SRU grad uses networking to land job at Berkeley National Lab


Student at the Berkeley lab

From left, Elizabeth Bautista, manager for the Operations Technology Group at the National Energy Research Scientific Computing; Adam Schultz, a 2022 Slippery Rock University graduate; and Nitin Sukhija, SRU associate professor of computer science; stand near the Perlmutter Supercomputer at Lawrence Berkeley National Laboratory in Berkeley, California. Schultz was recently hired as a site reliability engineer at Berkeley Lab.

Sept. 9, 2022

SLIPPERY ROCK, Pa. — Networking is always touted as a great way to land a job after graduating. One Slippery Rock University graduate took this advice to heart, just not in the way others typically do. He landed his first job by tapping into one of the most powerful networks in the world - and not a super exclusive club or fraternity, but the supercomputers at the National Energy Research Scientific Computing facility at the Lawrence Berkeley National Laboratory in Berkeley, California. This is where Adam Schultz, a 2022 SRU graduate with degrees in computer science and philosophy, was recently hired as a site reliability engineer within the Operations Technology Group at NERSC.

Known as Berkeley Lab, his new employer is a multiprogram science lab charged with conducting unclassified research across a wide range of scientific disciplines. As one of the largest facilities in the world devoted to providing computational resources and expertise for basic scientific research, NERSC is a world leader in accelerating scientific discovery through computation. 

"The whole culture around Berkeley Lab is centered around innovation," Schultz said. "Being part of a team that values personal development and constantly learning new things is really impactful. Getting my foot in the door like this opens up so many new opportunities within the research and academic fields by making connections with other researchers who are affiliated with lab from all around the world."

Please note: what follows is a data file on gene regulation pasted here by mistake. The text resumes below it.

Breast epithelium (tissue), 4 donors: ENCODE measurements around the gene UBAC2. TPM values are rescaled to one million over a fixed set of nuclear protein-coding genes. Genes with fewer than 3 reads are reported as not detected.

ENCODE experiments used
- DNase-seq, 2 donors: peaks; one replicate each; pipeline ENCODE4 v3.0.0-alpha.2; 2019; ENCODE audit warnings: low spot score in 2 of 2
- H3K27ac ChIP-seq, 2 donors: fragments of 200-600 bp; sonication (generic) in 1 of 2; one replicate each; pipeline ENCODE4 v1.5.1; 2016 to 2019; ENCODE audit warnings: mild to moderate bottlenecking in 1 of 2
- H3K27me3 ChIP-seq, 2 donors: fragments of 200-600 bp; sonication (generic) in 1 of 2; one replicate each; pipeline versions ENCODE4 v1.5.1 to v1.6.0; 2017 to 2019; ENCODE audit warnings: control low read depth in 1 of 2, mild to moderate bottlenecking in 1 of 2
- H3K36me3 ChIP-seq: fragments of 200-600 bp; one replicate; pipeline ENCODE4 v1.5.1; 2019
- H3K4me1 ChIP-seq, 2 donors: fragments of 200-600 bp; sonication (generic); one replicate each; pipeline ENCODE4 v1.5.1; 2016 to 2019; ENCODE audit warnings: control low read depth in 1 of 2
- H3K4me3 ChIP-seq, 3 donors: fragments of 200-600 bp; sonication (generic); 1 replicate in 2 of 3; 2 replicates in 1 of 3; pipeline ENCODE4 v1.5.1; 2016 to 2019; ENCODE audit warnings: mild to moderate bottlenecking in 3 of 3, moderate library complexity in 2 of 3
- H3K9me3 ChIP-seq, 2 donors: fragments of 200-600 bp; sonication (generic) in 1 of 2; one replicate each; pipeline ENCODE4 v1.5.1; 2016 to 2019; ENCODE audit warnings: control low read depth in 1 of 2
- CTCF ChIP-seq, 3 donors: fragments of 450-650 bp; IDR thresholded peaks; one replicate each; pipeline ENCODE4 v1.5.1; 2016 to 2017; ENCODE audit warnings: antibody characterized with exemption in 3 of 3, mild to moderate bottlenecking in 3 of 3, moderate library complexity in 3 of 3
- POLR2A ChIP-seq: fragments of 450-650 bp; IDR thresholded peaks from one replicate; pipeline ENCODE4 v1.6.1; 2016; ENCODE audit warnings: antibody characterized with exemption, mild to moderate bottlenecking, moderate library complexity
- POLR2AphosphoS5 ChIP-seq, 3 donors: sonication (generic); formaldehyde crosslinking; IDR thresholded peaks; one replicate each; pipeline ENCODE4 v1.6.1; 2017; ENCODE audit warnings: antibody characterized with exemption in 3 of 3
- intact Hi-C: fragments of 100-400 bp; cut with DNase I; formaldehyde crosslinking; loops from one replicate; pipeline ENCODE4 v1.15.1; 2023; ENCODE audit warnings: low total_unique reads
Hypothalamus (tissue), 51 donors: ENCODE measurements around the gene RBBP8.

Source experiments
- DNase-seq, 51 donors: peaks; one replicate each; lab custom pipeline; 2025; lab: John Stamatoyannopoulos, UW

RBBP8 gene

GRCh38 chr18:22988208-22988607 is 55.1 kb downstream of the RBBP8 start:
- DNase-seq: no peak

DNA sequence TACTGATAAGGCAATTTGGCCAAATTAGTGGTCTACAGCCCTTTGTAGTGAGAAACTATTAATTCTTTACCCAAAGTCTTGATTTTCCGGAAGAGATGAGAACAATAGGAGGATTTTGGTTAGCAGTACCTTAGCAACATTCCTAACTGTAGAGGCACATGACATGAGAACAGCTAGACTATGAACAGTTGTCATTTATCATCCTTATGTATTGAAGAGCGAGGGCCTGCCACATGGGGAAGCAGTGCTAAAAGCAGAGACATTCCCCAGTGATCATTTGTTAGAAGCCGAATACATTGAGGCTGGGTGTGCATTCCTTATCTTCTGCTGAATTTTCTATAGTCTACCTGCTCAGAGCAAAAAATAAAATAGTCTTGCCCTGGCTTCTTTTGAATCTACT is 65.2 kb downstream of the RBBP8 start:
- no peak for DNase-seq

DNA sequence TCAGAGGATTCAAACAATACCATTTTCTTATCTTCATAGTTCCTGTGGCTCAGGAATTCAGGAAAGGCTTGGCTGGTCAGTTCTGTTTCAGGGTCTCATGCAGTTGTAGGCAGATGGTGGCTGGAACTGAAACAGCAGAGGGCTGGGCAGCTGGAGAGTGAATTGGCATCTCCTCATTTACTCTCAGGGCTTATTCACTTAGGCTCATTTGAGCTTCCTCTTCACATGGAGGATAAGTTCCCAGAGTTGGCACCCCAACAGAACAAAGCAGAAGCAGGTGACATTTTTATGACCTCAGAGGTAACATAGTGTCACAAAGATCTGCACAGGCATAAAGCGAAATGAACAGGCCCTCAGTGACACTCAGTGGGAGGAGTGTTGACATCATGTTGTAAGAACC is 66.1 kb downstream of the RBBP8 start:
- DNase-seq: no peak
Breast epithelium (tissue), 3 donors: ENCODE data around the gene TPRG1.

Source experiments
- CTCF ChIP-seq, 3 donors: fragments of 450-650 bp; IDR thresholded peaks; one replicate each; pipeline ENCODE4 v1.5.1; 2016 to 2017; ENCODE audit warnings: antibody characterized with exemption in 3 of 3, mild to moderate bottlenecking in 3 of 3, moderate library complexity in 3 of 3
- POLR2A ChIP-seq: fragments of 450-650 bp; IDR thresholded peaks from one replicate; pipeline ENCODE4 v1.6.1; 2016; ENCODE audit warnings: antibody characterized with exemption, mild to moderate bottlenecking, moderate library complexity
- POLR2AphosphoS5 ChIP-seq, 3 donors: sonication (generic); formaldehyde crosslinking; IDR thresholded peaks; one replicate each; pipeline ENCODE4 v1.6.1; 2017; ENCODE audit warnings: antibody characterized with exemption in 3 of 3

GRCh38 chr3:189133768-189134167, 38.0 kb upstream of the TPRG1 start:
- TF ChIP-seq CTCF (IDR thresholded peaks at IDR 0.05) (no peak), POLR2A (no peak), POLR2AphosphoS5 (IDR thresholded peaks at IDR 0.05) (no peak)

Schultz didn't simply knock on that door. He worked on a yearlong research project with an SRU professor affiliated with the lab, which led to a summer internship, and subsequently a full-time job. Beginning in the spring of 2021, Schultz was a research apprentice under Nitin Sukhija, SRU associate professor of computer science, which led to Schultz entering the XSEDE EMPOWER Program, a yearlong apprenticeship program funded by the National Science Foundation. For the apprenticeship, Schultz worked to analyze data provided by Berkeley Lab.

"This allowed me to get an introduction into Dr. Sukhija's research and enabled me to grow my connections with Berkeley Lab," Schultz said.

For his summer internship, Schultz also worked remotely reporting to Elizabeth Bautista, manager for the Operations Technology Group at the NERSC, to create an algorithm that would predict eminent hardware failures.

"Anyone conducting scientific research with large amounts of data needs powerful computing resources to be able to get the insights they're looking for," Schultz said. "You can't just use a personal computer. That would take forever. So people look to Berkeley Lab to get those results quickly and efficiently.

"Because there's such a high number of messages generated by these supercomputers, it's difficult to use a manual approach to solve a problem," Schultz said. "Imagine looking at an Excel spreadsheet and scrolling through thousands of lines to find one value that might be wrong or different from another document. We're automating that process and analyzing log messages to provide a detailed rundown of everything that's going on within an application at a given time."

In his full-time job as a site reliability engineer, Schultz works on site, overseeing and monitoring supercomputers so that the facility is able to provide 24/7 computational resources for more than 7,000 scientific users.

"One process is monitoring the network traffic because supercomputers aren't just one big machine - they are a series of interconnected computers that communicate with each other through a high-speed interconnect," Schultz said.

As a student at SRU, Schultz got a lot of experience communicating across multiple networks. In addition to his research, he was president of the Esports Club at SRU, for which he organized a State System-wide tournament, and he put SRU on the map in virtual world, creating a simulated environment of the campus within the video game Minecraft.

"I can't give enough praise for the University and Dr. Sukhija for giving me the opportunities, including the chance to network with all these amazing researchers and access to Berkeley National Lab," Schultz said. "It's great to be a part of an institution that is accepting of all these inclusive ideas of collaboration. Having that ecosystem for the past four years has been really beneficial for me."

More information about SRU's computer science programs is available on the department's webpage.

MEDIA CONTACT: Justin Zackal | 724.738.4854  |